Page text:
Carpenters are in great demand, maybe even exceeding the need for concrete mixer drivers. In 2012, the Department of Labor Statistics (DLS) forecasted that job opportunities for carpenters will increase by more than 25% in each of the next five years. DLS reports that the carpenter classification is one of the fastest-growing employment segments in construction. The growth of vocational professionals suggests a strong construction market. But for concrete producers, more carpenters on jobsites is not good news. Carpenters are working on structures now built with wood that would have been concrete.
At a time when owners are calling for more resilient and safer structures, the percentage of structures that are predominately concrete are losing out to wood. In a little more than a decade, concrete’s share of the important mid-rise building market has shrunk from 30% to 20%. In this same period, the percentage of wood-constructed buildings in this same segment increased from about 23% to 40%. Key concrete trade associations have recognized this trend and are beginning to react.
Mid-rise structures comprise the most common new construction in growing commercial areas. These include hotels, dormitories, and multifamily housing. Non-commercial structures include schools, shopping malls, and office buildings.
These building types have been important to concrete producers, concrete contractors, and concrete pumpers. The structures often have a high-intensity of cement in their materials. And for most producers, these projects comprise as much as 25% of annual sales.
Wood’s gain is the result of an ambitious marketing effort. The Softwood Lumber Boarddswedbyyvzwsuaycvvzybbuc (SLB) has invested more than $33 million in Woodworks, an interactive educational and support effort that provides designers, architects, and contractors information on how to build with wood, rather than concrete and steel. The SLB says at least 380 projects were converted from concrete to wood, and half were three stories or taller.
Reaching out to architects and designers is just one aspect of wood’s attack. In 2015 the American Wood Council (AWC) requested that the International Code Council establish an ad-hoc Committee on Tall Wood Buildings. The proposed committee’s purpose would be to investigate the feasibility of building with cross laminated timber and structural composite lumber for construction in tall structures. AWC reports this is common in Europe. The AWC’s goal is that an ad-hoc committee will draft a separate code document that would allow new buildings to exceed the current International Building Code height limitations.The concrete industry's reaction is an important trend. When we asked readers in our TCP Survey earlier this year whether the wood industry’s efforts to modify building codes would affect their business, only 29% said it would definitely or might have an impact.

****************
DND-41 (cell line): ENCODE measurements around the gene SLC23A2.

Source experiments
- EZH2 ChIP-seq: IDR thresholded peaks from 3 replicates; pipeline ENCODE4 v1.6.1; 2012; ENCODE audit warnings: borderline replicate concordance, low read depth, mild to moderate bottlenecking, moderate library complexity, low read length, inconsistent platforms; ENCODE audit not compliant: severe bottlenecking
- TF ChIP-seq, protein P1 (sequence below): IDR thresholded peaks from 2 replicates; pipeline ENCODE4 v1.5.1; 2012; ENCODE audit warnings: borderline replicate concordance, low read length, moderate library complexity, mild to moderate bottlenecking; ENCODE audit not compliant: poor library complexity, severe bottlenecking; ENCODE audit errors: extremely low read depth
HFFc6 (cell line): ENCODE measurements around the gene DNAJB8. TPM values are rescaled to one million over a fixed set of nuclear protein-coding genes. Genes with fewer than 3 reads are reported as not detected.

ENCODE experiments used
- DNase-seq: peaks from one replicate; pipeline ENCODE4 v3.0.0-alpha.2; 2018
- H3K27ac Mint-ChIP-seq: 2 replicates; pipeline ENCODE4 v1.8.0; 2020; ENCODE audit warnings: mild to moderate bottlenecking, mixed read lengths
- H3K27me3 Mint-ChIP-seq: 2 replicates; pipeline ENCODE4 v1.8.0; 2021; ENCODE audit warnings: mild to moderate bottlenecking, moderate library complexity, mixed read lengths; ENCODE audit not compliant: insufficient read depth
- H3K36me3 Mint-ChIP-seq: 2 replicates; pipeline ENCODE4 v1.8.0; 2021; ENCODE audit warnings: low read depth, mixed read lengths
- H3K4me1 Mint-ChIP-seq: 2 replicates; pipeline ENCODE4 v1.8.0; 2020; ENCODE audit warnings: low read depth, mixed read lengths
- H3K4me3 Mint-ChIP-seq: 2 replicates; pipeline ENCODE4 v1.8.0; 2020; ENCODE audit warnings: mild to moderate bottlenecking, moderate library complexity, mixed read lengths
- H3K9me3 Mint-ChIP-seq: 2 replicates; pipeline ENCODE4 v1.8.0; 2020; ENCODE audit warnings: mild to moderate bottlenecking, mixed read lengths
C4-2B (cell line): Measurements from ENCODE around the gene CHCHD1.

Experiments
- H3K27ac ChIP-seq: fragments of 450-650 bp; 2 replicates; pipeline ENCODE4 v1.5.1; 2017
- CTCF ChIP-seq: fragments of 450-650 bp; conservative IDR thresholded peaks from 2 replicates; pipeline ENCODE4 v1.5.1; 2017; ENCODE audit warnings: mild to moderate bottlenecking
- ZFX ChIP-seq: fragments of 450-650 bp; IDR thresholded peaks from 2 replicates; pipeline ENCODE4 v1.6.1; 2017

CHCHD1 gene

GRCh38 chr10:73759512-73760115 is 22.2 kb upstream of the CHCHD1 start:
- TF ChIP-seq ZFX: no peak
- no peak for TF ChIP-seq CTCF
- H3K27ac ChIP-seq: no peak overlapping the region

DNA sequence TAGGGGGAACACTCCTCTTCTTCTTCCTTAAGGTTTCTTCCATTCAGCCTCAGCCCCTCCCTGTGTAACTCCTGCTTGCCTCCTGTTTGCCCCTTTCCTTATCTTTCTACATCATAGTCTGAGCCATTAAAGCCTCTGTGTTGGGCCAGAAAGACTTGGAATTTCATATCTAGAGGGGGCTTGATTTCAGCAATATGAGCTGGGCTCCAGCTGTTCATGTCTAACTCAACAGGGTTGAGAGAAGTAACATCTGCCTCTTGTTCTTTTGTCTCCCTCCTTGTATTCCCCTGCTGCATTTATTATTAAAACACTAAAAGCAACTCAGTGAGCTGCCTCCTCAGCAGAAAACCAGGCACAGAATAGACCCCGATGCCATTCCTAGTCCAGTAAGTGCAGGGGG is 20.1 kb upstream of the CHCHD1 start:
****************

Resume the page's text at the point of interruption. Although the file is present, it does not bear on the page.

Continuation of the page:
PCA has urged officials to adopt better codes that result in structures that are more resilient to energy consumption, fire, high wind loads, and water damage. But in an environment in which building owners only plan to own the structures for a few years before selling, low initial costs rules. Community leaders focused on economic growth from new construction are hesitant to increase construction costs by about 8%.
NRMCA is committing resources to interact with the building design community to convince architects and owners to choose concrete. Its Strategy for Promoting Concrete for Low/Mid Rise Buildings is a five-year commitment to stopping market share loss. NRMCA is replicating the approach of its successful promotion in paving, the strategy will support many concrete building methods, such as tilt-up, insulating concrete forms, and conventional cast-in-place.
At the 2015 ConcreteWorks, Tien Peng, NRMCA’s promotion expert focusing on resiliency, presented information on the market loss and what it means to producers. The presentation was well-received and NRMCA hopes that the entire concrete community will rally around on this important market initiative.
Visit www.nrmca.com to learn more about Strategy for Promoting Concrete for Low/Mid Rise Buildings.